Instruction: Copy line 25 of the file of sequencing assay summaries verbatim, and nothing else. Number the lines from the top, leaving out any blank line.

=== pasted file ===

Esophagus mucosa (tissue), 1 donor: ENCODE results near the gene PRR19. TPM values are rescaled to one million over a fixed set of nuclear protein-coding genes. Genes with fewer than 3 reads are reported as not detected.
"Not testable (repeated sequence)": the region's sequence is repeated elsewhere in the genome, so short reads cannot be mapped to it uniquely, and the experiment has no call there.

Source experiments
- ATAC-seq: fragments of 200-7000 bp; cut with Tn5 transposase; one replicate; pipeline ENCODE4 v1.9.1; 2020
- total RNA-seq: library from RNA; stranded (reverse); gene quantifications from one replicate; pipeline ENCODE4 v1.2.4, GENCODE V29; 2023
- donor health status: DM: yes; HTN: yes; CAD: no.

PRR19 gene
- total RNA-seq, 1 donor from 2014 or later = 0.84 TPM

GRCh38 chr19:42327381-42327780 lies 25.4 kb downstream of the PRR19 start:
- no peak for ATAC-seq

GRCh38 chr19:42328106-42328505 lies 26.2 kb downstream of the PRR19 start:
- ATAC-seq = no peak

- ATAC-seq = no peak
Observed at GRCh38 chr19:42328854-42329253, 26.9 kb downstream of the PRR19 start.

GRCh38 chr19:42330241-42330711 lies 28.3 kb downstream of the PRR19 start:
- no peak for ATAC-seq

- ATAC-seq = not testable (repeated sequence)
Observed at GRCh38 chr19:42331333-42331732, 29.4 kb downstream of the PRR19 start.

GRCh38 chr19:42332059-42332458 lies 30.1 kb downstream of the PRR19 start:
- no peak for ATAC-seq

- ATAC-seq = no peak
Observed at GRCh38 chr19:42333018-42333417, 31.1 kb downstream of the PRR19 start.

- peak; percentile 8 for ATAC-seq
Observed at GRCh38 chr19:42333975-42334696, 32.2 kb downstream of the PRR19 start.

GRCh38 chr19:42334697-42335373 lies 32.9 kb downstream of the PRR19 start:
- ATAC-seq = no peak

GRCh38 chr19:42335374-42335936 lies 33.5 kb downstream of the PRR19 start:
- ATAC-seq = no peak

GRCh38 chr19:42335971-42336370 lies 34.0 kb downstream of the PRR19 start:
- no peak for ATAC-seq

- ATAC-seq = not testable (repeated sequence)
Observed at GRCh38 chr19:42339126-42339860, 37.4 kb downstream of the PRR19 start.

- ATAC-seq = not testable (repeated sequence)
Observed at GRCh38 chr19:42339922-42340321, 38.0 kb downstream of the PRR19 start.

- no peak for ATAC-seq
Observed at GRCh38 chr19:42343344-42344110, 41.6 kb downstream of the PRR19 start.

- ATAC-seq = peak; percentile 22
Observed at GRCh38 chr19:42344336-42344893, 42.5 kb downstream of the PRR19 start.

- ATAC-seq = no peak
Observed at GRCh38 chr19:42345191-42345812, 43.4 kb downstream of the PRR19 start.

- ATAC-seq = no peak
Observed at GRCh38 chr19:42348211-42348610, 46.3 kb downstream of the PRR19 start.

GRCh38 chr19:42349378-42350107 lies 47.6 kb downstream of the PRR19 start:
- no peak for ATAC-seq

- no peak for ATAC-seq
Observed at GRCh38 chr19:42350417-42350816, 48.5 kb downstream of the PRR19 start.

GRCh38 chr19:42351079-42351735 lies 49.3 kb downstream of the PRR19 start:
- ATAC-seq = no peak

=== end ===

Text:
GRCh38 chr19:42334697-42335373 lies 32.9 kb downstream of the PRR19 start: